Wednesday, June 19, 2024

A second crack in a Florida septic tank is excluded

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Cole Hanson
Cole Hanson
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Authorities said a team of engineers decided Monday evening that the anomaly discovered in a septic tank at a former phosphate plant in Florida, which threatens to rupture and cause massive flooding, was not a second crack.

Also read: Toxic Florida sewage threatens to flow into Tampa Bay

The Florida Environmental Protection Agency said federal and local engineers “visited the site to assess conditions and decided the site was safe enough to continue working.”

“An infrared drone identified a signature that could point to a second crack” in the Pine Point reservoir, Jake Sauer, director of public safety in Manate County, on the west coast of this country, told reporters hours earlier.

The plastic coating of this tank, which contains more than a million cubic meters of sewage, mainly from cliffs or rainwater, began to leak several days ago, increasing the risk of a potential environmental disaster.

Experts continued to pump water from the reservoir on Monday in order to reduce the pressure there, at a rate of more than 130,000 cubic meters per day.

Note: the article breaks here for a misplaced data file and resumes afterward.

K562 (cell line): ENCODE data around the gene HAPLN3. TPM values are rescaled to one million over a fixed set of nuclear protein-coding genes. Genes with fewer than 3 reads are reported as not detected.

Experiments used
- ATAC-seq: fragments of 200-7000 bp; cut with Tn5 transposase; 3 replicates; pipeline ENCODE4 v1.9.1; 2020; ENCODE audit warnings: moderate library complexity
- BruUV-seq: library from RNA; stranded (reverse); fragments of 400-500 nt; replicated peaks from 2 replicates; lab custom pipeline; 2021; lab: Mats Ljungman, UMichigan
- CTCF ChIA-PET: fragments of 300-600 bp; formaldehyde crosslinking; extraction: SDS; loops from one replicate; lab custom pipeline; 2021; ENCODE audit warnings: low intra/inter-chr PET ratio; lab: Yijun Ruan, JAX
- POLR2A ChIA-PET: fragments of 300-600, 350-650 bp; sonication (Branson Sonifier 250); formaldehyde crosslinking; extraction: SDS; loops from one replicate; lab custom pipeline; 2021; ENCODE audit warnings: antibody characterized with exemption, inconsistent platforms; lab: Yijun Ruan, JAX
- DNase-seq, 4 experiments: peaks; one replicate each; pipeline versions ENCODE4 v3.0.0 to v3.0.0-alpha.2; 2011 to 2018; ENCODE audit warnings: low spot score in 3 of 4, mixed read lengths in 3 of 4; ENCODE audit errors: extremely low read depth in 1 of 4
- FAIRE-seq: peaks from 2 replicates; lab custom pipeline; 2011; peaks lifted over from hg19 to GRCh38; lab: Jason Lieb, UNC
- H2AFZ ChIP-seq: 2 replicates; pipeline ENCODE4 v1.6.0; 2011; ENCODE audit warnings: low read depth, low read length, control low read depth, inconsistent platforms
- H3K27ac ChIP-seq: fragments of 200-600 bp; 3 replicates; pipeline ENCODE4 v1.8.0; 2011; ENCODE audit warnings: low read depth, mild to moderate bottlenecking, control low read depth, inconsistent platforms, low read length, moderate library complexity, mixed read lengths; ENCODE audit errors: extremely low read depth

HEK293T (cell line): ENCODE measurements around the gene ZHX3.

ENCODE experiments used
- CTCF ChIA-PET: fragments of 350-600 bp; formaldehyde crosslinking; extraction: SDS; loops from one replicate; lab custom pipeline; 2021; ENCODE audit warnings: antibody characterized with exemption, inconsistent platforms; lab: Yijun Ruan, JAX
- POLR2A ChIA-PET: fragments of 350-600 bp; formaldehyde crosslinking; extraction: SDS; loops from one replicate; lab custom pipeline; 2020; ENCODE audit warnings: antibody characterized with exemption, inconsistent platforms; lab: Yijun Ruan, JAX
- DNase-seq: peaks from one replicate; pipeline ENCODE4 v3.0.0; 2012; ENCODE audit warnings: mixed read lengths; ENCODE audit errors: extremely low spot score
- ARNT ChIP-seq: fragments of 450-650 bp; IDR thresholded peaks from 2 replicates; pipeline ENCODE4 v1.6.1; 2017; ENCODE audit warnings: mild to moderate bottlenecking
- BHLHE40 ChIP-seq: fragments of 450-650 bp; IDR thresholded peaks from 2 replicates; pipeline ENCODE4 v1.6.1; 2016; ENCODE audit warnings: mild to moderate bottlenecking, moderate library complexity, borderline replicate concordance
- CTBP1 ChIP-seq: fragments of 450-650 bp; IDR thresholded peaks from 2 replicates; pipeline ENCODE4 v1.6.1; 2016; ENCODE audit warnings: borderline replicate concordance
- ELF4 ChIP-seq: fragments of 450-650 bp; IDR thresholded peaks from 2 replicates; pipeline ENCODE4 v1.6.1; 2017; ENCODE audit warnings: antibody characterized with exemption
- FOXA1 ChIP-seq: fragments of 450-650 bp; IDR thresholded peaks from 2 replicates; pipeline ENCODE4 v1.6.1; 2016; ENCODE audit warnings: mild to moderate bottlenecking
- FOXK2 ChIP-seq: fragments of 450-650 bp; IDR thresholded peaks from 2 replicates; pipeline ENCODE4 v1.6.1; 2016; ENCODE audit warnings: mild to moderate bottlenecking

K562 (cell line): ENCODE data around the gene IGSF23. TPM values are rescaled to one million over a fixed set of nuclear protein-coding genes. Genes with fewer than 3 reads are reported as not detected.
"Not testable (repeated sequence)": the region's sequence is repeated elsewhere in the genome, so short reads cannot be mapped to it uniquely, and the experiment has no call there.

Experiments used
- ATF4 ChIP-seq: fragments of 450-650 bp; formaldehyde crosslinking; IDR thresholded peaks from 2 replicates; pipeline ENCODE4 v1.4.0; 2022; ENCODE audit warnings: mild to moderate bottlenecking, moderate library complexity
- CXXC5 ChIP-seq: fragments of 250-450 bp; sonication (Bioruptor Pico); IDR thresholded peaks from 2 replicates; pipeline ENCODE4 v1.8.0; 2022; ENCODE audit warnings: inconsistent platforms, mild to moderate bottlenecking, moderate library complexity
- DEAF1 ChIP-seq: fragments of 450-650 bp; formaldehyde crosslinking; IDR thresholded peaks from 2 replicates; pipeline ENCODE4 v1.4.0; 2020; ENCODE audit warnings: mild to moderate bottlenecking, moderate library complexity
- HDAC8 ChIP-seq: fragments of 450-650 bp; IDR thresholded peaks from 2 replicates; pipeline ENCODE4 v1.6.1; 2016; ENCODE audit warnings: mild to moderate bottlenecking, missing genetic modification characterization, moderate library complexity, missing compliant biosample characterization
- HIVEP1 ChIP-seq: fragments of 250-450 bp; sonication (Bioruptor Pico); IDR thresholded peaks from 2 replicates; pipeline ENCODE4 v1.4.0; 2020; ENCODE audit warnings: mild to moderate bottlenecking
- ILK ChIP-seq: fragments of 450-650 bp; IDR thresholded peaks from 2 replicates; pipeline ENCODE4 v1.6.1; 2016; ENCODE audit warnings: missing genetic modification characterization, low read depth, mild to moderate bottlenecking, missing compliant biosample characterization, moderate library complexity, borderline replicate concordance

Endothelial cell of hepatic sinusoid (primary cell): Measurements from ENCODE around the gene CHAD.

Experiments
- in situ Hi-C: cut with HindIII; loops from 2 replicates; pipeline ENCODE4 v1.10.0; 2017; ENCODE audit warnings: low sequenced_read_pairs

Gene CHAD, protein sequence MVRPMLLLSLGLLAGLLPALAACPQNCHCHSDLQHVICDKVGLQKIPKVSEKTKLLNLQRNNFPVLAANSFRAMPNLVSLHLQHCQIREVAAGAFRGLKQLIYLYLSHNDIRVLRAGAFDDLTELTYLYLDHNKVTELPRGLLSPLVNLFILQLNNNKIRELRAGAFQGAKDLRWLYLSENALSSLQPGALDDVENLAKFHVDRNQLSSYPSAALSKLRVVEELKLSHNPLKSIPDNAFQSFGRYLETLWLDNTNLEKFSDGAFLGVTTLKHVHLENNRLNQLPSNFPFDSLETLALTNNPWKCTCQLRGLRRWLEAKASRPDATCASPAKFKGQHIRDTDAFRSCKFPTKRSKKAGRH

A state of emergency has been declared in order to allocate new funds to tackle this potential crisis at the Piney Point Industrial Site, a former manufacturer of phosphates, a compound used in the production of fertilizers.

Polluted water is dumped into Tampa Bay to prevent the area from flooding, although this solution threatens a fragile ecosystem on which marine life as well as tourism depend.

The Republican-elect in Florida, Verne Buchanan, said he was “extremely concerned” and called on the US Environmental Protection Agency (EPA) to intervene.

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Residents of more than 300 nearby homes have been ordered to vacate the area south of the large city of Tampa.

The prisoners were also transported from the county jail by bus to an unknown location, while others were transported to a higher floor of the facility.

Governor Ron DeSantes confirmed that this water is “non-radioactive”, stressing that it has been tested before evacuating and that it consists mainly of “salt water”.

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